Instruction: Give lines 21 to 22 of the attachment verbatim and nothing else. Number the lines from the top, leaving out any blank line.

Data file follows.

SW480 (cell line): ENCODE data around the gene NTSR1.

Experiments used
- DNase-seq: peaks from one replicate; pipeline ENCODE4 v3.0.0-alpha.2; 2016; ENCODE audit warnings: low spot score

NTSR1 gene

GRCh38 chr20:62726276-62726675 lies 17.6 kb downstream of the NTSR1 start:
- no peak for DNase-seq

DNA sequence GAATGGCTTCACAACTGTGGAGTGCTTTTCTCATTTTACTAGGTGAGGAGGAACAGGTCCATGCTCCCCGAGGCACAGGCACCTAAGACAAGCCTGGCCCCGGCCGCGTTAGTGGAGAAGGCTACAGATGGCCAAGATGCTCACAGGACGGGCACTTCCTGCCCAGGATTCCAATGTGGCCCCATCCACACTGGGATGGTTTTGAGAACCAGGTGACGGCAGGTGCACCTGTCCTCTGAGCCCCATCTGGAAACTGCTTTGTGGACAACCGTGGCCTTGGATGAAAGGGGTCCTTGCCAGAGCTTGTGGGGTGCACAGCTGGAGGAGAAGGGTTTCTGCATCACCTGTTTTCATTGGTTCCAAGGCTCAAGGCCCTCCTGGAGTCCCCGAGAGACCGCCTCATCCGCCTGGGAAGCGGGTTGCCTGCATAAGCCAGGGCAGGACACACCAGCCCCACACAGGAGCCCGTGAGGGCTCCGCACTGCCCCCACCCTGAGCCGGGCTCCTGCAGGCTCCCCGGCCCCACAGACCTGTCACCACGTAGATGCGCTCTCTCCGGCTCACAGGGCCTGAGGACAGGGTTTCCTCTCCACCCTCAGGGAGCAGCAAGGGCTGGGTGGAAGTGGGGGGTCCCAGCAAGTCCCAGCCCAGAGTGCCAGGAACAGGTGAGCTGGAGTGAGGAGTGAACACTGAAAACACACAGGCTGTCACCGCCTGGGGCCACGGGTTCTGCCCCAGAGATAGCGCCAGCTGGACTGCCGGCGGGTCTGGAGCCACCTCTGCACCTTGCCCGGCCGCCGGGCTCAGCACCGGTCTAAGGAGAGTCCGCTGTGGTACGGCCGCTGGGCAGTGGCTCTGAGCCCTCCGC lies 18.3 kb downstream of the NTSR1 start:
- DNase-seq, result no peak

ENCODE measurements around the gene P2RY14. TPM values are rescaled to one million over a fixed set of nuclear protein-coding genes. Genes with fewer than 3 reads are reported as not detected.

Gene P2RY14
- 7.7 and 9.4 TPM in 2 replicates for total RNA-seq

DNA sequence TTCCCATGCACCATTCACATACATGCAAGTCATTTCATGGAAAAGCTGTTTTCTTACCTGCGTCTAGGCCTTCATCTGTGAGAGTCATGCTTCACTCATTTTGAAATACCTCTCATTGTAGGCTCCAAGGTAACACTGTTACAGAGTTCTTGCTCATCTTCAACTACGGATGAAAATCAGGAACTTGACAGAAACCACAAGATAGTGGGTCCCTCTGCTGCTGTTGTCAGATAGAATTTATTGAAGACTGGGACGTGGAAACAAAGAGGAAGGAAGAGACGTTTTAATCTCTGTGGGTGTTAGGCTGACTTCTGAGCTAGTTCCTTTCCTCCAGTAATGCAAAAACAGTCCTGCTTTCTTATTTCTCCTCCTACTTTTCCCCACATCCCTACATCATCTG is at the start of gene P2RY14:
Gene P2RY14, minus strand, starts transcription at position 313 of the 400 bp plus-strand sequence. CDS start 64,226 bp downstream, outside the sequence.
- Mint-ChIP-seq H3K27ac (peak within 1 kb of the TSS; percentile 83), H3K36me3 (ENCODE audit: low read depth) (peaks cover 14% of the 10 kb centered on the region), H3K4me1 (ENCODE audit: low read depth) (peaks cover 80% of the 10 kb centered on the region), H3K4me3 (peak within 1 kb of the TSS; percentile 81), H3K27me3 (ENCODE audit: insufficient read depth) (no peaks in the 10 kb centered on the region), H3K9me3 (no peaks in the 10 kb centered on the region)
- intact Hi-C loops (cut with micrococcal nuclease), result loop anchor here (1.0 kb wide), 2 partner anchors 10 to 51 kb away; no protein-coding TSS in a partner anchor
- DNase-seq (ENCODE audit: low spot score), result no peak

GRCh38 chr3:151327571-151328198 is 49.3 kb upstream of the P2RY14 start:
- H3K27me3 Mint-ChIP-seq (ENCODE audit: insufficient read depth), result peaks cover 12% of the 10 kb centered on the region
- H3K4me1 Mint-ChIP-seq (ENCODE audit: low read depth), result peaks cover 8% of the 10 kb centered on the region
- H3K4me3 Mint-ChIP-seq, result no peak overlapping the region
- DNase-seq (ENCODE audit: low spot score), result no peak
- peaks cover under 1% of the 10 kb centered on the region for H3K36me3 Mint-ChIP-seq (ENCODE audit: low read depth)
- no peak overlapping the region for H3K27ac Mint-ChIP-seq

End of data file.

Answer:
- DNase-seq (ENCODE audit: low spot score), result no peak
- peaks cover under 1% of the 10 kb centered on the region for H3K36me3 Mint-ChIP-seq (ENCODE audit: low read depth)